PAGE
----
The United Kingdom and Japan signed their bilateral trade agreement in Tokyo on Friday, the first major post-Brexit treaty for London.
Covering sectors ranging from textiles to new technologies, cheese and auto parts, the agreement, which was announced on September 11th in London, largely replicates the existing EU-Japan agreement, which will not apply no longer in the UK as of January 1st.
The text was presented by London as the means to increase trade with Japan by 15.2 billion pounds sterling (16.8 billion euros at the current rate). The agreement will enter into force on January 1, to coincide with the end of the transition period with the European Union after Brexit, which started on January 31st, 2020.
The UK and the EU resumed difficult negotiations on their future trade relations on Thursday after a week of paralysis. Both sides need to avoid economic chaos at the end of the year, when major sticking points remain.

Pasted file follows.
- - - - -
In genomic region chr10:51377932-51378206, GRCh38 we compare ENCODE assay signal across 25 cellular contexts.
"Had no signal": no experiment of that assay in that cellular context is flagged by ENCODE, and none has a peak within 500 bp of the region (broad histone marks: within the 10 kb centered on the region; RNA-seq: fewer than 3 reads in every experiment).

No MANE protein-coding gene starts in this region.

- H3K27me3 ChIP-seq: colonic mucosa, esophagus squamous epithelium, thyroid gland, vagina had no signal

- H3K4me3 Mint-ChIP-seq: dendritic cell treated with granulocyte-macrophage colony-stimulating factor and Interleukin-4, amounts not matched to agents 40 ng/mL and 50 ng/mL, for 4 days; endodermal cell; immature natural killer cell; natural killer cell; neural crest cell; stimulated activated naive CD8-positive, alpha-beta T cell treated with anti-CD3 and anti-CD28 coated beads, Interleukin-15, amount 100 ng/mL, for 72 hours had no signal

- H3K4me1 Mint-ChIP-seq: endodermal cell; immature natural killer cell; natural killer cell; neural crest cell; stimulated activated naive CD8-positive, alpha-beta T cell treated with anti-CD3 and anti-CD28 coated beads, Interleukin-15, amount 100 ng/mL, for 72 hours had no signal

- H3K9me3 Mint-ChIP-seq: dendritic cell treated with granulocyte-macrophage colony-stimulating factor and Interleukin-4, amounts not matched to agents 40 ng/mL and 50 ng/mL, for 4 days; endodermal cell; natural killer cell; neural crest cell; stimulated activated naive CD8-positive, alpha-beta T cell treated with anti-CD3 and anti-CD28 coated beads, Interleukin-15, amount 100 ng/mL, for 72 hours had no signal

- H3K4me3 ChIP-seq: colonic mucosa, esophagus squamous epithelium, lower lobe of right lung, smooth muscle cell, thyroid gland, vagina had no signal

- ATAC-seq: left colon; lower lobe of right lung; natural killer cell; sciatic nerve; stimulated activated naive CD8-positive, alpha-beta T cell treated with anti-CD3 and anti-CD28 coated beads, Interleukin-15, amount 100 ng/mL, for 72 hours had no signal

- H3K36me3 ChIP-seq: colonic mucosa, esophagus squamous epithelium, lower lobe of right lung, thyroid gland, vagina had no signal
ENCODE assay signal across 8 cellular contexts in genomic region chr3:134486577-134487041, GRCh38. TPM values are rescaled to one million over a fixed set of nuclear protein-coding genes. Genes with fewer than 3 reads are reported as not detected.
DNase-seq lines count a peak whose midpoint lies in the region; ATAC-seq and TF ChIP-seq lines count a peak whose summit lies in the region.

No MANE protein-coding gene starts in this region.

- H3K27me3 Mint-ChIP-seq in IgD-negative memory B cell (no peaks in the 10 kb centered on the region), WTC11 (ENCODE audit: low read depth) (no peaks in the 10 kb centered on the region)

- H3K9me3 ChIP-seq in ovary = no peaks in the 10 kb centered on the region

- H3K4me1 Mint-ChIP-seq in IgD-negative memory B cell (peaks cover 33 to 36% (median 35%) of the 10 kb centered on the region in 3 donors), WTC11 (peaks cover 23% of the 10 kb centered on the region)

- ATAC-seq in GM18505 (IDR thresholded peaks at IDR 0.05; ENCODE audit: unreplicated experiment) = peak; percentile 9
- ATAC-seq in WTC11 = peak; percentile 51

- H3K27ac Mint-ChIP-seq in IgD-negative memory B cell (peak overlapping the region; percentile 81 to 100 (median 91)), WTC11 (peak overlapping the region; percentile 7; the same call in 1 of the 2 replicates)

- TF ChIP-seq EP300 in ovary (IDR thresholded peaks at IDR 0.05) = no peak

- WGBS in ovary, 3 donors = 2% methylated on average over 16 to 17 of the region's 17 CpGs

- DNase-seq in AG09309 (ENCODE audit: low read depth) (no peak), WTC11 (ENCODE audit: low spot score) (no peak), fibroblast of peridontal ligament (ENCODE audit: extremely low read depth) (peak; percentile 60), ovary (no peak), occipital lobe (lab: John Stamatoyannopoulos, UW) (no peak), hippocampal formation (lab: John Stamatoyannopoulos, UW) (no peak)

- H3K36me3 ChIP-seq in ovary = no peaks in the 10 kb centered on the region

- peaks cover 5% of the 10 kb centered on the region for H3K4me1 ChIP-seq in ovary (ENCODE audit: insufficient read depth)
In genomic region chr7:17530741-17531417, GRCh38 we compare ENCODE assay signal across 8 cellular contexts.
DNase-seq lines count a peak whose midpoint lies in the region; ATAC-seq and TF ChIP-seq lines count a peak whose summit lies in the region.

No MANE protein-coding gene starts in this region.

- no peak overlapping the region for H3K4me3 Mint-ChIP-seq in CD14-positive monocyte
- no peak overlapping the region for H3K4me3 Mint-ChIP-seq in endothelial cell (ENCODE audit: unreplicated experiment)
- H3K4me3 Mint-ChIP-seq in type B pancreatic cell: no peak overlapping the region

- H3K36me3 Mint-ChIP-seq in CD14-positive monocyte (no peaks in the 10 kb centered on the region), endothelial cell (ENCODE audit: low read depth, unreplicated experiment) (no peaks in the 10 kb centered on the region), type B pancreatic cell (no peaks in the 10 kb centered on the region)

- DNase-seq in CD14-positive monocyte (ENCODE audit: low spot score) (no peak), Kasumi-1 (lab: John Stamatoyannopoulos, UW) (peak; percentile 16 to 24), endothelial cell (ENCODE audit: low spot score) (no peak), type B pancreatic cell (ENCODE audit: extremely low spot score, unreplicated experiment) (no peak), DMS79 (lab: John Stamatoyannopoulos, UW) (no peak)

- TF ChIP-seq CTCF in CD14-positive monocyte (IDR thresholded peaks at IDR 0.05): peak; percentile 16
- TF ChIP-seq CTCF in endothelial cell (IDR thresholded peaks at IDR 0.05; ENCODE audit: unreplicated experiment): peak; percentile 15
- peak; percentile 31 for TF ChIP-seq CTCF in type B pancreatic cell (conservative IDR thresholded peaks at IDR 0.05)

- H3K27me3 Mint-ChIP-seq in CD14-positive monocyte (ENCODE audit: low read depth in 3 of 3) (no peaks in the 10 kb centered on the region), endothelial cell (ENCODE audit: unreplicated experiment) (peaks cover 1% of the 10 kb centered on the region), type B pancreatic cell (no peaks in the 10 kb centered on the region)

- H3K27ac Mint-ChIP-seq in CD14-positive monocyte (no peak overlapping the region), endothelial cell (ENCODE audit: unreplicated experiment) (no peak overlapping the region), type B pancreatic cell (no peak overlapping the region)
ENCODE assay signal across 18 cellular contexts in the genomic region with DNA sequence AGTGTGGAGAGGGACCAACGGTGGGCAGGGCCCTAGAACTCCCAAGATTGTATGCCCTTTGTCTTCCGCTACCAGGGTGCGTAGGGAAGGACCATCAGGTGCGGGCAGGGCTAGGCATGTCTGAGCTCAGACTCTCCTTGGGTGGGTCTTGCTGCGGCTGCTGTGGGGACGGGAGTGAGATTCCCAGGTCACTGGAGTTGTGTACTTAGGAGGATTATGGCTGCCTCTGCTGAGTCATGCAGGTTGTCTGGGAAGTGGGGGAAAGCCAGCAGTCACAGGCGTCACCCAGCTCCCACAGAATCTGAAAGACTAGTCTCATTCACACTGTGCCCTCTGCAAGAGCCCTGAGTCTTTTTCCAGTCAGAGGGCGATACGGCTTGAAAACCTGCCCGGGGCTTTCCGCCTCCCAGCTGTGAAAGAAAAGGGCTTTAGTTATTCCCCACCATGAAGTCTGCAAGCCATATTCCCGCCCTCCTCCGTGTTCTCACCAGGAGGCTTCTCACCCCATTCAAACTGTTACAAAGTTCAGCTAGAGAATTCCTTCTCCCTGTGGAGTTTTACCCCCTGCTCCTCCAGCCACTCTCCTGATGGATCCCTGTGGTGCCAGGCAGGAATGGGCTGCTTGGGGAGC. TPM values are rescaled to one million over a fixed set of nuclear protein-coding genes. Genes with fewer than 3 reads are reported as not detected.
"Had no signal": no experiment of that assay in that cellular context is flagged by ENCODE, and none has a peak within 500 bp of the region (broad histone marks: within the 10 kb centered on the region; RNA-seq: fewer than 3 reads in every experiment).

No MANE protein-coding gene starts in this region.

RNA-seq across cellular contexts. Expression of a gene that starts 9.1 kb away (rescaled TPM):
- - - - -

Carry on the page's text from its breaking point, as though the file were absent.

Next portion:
The Japanese-British agreement was signed in a brief ceremony attended by British Minister for International Trade Liz Truss and Japanese Minister for Foreign Affairs Toshimitsu Motegi. The Japanese parliament will still have to ratify the agreement by the end of the year for it to enter into force.
Trade between the UK and Japan was worth more than £ 30 billion last year, the UK government said. However, this is very little compared to trade between London and the EU (nearly 700 billion pounds in 2019).
In a press release published ahead of the signing, London did not fail to underline the advantages of the agreement with Tokyo over past arrangements with the EU, clearly for domestic policy purposes. “Shaped by Britain”, it goes “beyond the agreement with the EU” and guarantees “tailor-made benefits to British citizens and businessmen”, according to the statement.
It also secures major gains “which would be impossible with membership in the EU,” London insisted. Finally, it paves the way for the UK to “closer ties” with 11 Pacific countries under the Trans-Pacific Trade Treaty (CPTPP).